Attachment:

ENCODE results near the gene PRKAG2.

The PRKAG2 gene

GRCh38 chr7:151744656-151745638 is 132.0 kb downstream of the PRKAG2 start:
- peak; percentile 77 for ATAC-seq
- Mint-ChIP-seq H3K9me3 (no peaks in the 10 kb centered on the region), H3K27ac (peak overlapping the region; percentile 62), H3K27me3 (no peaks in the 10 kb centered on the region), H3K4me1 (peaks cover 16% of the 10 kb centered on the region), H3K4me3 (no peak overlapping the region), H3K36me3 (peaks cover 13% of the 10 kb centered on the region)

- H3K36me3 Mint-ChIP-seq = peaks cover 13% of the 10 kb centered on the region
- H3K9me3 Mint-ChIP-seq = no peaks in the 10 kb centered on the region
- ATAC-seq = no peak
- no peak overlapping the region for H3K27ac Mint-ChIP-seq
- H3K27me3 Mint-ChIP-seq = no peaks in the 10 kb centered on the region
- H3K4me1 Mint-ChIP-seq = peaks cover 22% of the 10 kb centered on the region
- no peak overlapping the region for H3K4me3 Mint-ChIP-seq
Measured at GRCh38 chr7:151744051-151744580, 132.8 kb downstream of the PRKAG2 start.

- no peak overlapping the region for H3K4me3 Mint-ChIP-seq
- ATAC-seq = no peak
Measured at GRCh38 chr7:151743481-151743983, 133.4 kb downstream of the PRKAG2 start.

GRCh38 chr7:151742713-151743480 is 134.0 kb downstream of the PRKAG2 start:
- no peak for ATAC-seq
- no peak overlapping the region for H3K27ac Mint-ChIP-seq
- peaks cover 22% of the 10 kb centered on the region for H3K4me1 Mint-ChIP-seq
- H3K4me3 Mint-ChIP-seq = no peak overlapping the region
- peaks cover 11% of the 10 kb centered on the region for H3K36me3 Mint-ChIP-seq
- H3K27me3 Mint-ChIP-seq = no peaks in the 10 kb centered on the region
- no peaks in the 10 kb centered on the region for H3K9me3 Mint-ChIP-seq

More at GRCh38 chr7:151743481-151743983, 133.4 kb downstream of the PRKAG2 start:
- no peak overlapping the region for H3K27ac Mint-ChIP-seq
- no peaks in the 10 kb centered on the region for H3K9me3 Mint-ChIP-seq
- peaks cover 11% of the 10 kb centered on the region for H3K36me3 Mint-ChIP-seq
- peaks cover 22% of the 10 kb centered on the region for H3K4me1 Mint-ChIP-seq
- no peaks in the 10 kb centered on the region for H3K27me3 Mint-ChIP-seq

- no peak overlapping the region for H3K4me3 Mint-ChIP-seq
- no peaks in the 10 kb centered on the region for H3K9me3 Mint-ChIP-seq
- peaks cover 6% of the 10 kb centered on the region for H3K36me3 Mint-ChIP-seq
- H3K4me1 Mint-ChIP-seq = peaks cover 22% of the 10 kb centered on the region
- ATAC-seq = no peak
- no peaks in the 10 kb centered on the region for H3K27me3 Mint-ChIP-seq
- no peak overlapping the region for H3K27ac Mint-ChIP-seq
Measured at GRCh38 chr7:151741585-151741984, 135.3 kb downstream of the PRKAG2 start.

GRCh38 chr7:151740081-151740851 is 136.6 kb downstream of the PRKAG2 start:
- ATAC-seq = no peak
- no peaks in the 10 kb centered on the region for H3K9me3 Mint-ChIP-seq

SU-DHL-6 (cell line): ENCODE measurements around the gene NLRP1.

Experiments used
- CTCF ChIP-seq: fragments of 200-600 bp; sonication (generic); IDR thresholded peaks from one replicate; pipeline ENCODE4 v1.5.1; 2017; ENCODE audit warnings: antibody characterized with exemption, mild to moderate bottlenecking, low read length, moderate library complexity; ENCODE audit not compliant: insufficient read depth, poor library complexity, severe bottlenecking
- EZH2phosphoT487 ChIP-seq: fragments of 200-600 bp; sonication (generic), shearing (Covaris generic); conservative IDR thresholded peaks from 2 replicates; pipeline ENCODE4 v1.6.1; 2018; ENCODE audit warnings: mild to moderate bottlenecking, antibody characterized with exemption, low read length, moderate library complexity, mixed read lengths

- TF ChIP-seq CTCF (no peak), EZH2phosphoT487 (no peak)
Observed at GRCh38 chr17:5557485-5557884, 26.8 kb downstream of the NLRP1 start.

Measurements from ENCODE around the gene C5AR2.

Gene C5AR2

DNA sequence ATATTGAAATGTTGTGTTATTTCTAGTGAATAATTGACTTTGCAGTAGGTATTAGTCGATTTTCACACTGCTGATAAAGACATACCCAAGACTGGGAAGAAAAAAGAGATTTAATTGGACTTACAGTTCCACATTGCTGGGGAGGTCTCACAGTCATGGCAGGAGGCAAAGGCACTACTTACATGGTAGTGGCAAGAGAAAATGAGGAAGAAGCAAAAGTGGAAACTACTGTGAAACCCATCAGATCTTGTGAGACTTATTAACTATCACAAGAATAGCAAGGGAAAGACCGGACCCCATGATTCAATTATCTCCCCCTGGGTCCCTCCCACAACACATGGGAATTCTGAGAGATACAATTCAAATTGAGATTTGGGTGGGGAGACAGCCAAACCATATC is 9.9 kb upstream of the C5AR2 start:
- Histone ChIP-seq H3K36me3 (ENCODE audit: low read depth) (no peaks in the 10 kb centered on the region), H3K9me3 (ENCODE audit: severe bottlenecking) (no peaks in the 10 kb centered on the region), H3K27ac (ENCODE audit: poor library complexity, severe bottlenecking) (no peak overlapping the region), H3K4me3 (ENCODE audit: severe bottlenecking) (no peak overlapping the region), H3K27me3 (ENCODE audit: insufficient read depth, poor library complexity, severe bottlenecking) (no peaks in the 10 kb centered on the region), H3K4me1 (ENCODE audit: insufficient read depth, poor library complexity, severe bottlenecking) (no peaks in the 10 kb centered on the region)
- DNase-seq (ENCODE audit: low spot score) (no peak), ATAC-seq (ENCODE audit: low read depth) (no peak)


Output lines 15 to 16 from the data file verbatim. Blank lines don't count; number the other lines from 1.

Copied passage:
- ATAC-seq = no peak
Measured at GRCh38 chr7:151743481-151743983, 133.4 kb downstream of the PRKAG2 start.